Doc Fink wasn't much better. Though affable and in possession of a medical license, he was lugging around players' medical records in the trunk of his car. The plaque on Doc Fink's office door read: "Investments." His physicals sometimes consisted of a single question: "How do you feel?" If the answer was, "Good," that was all he needed to hear.

This was the backdrop, then, of that fateful game. The ancient Greeks would see hubris here, on an epic scale. They would warn us. In fact, there was a sense of warning on the sidelines. Only a play or two before Stingley went down, John Madden, who was growing more and more upset because all night long the Patriots had been probing the Raiders middle with passes, turned to the guy beside him and said, "They'd better stop doing that or somebody's going to get hurt!"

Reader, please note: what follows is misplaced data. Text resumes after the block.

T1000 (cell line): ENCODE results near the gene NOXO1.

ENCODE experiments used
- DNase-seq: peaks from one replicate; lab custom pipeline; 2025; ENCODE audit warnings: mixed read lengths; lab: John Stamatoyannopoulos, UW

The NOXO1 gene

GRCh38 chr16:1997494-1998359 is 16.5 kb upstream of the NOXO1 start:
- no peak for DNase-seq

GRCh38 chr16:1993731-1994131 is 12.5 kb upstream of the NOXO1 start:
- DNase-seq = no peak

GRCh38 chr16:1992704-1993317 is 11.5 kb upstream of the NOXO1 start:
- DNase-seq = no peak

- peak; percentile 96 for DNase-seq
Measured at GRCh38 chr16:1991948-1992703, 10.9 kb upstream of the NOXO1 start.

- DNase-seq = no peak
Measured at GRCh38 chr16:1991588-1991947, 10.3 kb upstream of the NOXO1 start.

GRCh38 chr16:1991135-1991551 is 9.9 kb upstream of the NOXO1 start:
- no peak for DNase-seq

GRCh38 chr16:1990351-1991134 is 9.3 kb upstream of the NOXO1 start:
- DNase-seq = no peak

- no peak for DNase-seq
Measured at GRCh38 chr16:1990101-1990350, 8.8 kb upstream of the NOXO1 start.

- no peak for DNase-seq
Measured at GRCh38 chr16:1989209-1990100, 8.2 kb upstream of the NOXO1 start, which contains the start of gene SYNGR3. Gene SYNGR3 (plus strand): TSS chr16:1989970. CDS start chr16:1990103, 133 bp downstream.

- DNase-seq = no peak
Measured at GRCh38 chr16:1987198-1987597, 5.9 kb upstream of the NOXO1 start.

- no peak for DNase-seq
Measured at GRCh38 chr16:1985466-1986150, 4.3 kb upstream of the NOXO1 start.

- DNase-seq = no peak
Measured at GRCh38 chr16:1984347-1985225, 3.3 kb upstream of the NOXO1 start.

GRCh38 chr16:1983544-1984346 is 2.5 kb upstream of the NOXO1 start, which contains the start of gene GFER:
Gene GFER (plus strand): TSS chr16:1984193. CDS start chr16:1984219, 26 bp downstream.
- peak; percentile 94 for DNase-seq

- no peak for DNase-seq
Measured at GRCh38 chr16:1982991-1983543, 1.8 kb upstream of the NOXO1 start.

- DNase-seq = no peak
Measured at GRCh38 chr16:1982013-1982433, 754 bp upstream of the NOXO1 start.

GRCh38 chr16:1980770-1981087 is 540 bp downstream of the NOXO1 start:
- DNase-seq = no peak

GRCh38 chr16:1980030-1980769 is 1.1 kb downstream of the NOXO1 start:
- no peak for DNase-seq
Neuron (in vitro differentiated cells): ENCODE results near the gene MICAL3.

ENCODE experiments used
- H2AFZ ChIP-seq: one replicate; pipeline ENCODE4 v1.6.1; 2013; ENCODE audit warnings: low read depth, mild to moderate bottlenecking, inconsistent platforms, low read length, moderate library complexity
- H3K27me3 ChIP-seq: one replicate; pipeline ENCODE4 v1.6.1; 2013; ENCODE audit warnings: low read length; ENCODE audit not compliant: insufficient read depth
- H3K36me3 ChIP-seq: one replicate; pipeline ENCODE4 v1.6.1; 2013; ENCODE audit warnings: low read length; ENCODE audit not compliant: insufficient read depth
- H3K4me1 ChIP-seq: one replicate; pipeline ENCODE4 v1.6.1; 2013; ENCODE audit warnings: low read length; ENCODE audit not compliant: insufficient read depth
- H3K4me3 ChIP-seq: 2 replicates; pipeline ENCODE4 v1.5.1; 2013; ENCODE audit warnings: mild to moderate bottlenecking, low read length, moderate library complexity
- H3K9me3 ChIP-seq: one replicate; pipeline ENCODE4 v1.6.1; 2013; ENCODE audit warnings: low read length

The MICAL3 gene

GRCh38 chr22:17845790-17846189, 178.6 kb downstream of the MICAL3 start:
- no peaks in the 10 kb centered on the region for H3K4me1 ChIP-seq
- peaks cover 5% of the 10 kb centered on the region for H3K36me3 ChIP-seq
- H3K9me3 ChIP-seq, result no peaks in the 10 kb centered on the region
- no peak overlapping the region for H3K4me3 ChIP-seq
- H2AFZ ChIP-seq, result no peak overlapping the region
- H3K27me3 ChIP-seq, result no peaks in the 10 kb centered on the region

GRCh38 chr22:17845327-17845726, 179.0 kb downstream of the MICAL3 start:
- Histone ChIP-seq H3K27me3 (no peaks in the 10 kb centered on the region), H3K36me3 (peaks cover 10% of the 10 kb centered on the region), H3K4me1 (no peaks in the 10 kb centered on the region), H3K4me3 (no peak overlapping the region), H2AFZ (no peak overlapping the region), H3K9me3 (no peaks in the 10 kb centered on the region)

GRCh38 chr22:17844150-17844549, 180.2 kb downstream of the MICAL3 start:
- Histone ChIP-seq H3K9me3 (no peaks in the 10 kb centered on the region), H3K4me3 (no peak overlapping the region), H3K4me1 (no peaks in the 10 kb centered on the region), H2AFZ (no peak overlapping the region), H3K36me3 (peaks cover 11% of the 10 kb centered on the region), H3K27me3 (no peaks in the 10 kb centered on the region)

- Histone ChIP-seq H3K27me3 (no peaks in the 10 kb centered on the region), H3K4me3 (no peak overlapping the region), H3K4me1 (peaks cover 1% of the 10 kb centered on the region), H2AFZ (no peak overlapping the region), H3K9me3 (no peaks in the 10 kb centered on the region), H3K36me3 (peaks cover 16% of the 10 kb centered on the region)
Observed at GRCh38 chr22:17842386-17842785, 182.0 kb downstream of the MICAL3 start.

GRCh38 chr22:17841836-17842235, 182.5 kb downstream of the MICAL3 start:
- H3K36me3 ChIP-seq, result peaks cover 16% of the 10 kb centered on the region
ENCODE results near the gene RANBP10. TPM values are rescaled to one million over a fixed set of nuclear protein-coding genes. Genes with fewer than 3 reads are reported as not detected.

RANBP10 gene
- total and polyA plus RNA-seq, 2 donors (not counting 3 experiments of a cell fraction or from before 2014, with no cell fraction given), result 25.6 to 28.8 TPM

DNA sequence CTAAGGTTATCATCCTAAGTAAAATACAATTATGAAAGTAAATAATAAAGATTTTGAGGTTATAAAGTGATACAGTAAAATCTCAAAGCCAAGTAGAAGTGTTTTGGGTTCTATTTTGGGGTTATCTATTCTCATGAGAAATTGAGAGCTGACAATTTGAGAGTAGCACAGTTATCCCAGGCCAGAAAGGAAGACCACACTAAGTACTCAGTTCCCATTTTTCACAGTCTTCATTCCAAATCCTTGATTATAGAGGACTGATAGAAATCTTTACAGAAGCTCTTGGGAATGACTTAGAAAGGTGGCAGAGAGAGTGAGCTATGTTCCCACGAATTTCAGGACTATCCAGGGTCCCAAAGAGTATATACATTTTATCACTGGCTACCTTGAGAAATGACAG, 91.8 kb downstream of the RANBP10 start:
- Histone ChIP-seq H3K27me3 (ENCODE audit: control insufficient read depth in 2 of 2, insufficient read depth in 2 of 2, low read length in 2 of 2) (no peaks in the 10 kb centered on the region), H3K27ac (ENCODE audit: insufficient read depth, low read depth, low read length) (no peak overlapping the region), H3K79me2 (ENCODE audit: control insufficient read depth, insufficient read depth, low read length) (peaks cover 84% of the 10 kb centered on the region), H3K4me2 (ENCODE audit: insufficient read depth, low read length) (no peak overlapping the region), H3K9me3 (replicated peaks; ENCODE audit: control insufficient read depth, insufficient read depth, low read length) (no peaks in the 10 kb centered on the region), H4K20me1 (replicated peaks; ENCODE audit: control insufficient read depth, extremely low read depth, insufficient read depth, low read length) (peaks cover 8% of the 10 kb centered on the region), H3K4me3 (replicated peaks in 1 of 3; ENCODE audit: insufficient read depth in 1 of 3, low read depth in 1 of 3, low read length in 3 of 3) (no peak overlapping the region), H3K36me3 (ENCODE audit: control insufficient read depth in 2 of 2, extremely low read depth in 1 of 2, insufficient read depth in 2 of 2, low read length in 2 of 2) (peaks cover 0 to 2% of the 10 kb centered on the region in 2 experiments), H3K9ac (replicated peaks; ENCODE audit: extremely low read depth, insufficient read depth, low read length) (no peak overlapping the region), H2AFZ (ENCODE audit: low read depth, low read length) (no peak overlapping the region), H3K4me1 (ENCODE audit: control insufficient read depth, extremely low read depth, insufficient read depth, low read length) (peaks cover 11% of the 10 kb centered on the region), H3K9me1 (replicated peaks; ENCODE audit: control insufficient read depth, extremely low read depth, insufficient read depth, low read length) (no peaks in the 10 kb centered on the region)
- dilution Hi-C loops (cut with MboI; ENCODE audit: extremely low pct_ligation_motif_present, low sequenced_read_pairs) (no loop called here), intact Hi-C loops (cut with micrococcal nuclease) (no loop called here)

It happened in the second quarter -- a hurried pass launched over the middle for Stingley, who was slanting into the secondary. It was high and too far in front of him. Leaving his feet, Stingley was prone in the air, arms outstretched, as the ball sailed past him. In my memory, there he hangs.

For his part, Jack Tatum seemed fooled. Having started back to his right, he pulled up as the ball was released. The receiver, he realized, was coming from the opposite direction. Jack turned, but managed only three or four strides before the action was upon him. He crouched over, sort of leaning into Stingley as the Patriots receiver drifted toward him. They collided. Stingley, in an awkward position, fell to the turf. There was no explosive hit. No flying helmet. Yet Stingley was down. He wasn't moving. He wasn't getting up.